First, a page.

Cons – Shock absorption was quite firm, transmitted to your body directly; the Tornado seems better suited to hard-surface runways than bumpy turf. Loaded rather lightly on nosewheel; may affect steering. Ground clearance is somewhat limited in this low-slung design.
Qualities; Efficiency; Ease; Comparative values.
Pros – Landing visibility is outstanding; takeoff visibility is better than average in spite of steep climb angle potential with Rotax 912S. Wings and flaps work hard to provide low approach speed, surprisingly so considering the short wing. Good control authority aids crosswind landings.
Cons – Descent rate with no power or flaps was rather high; recommend flaps for all landings. Ground roll somewhat longer if loaded to full gross. Assure controllable-pitch prop in correct position before starting approach. Landing in rough fields could be a problem due to modest ground clearance.
Quality and quantity for: Coordination; Authority; Pressures; Response; and Coupling.
Pros – Tornado controls are responsive in all axes. Precision turns to headings are very straightforward. Control authority is strong for maneuverability and ease of operation in crosswind conditions. Rudder power was excellent and predictable. Steep turns revealed the wing’s efficiency.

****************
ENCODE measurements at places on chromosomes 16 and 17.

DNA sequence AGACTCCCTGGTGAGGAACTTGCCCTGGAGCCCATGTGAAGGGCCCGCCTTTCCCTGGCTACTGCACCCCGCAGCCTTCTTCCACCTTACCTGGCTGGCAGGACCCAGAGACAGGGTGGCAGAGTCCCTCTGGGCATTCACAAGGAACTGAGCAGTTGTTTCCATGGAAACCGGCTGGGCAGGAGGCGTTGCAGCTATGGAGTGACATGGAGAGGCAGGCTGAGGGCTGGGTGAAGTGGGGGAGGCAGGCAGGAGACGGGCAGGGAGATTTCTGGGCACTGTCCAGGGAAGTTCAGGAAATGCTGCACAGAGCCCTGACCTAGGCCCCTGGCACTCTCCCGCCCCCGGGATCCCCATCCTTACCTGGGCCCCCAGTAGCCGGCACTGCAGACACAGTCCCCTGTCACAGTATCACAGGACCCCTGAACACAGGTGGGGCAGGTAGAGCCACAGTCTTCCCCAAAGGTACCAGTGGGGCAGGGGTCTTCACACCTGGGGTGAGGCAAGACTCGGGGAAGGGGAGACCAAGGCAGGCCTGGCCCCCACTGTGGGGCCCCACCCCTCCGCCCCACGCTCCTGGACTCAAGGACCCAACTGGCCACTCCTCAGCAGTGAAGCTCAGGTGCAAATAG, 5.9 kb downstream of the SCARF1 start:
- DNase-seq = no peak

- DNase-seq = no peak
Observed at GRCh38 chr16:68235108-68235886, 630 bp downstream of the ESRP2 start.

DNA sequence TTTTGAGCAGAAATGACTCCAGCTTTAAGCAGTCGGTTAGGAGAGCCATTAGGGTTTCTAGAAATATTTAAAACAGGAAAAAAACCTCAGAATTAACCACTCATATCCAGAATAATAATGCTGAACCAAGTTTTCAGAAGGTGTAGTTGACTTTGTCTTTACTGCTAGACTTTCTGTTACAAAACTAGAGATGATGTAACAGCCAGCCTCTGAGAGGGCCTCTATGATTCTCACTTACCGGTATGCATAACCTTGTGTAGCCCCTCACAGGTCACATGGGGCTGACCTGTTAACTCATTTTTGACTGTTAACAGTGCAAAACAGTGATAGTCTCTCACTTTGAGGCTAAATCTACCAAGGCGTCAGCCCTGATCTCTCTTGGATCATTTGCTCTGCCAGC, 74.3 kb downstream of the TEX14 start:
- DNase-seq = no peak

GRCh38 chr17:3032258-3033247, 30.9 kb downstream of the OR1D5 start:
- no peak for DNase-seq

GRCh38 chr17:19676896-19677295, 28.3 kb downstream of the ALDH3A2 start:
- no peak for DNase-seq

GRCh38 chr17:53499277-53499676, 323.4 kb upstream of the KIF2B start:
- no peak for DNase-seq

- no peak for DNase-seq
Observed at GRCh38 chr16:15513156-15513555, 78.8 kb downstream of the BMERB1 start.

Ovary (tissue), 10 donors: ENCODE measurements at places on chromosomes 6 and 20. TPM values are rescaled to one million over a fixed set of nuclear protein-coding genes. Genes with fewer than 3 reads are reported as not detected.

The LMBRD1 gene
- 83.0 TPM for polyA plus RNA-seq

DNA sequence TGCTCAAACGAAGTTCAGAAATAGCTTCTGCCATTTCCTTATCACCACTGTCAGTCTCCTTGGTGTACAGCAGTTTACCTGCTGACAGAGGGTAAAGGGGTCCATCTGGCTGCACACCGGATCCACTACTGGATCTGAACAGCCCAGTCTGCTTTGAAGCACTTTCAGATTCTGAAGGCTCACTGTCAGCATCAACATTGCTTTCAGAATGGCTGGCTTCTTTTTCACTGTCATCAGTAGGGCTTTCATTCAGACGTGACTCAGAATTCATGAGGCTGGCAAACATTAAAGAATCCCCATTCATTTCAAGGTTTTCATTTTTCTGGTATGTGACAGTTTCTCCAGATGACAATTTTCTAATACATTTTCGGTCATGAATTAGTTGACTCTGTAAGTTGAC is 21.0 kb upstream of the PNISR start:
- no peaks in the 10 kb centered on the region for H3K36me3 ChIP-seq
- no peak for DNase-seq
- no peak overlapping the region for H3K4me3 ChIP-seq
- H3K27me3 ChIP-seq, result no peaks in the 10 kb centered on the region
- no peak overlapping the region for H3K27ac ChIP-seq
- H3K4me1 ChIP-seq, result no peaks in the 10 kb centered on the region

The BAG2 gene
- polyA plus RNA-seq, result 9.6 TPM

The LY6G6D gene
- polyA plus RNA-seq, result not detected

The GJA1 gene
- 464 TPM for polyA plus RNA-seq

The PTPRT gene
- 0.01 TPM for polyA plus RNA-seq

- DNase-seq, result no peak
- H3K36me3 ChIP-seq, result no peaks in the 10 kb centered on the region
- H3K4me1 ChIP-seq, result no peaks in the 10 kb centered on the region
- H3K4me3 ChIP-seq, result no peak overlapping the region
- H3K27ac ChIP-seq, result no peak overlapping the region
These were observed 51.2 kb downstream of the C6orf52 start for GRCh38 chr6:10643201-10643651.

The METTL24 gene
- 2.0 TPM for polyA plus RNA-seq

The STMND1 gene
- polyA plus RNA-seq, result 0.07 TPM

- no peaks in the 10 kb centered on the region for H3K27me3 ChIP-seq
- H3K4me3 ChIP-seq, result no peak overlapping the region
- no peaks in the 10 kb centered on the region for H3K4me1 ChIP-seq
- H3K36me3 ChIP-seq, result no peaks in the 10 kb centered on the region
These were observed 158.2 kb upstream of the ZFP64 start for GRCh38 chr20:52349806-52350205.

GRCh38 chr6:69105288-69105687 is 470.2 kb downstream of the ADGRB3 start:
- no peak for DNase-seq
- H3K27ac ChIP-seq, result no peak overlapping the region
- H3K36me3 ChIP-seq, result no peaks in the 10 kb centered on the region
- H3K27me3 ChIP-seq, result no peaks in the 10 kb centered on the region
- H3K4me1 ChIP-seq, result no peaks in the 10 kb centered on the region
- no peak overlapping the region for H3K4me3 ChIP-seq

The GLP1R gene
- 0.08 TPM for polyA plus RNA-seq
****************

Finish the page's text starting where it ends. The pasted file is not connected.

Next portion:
Cons – With spades (as flown), the controls may be too light for some pilots. Throttle (also choke) control was a short lever that tended to exaggerate move; fine control will take practice. Rudder pedals had a relatively short throw for a given amount of effect.
Climb; Glide; Sink; Cruise/stall/max speeds; Endurance; Range; Maneuverability.
Pros – The Tornado hits the magic 4:1 fast-to-slow speed range that many designers strive to achieve. Cruise to 120 mph; economical speed still 90 to 95 mph. Slows well and behaves beautifully even near stall (at 35 to 40 mph). Climb rate is breathtaking at close to 2,000 fpm at max. Short takeoff roll.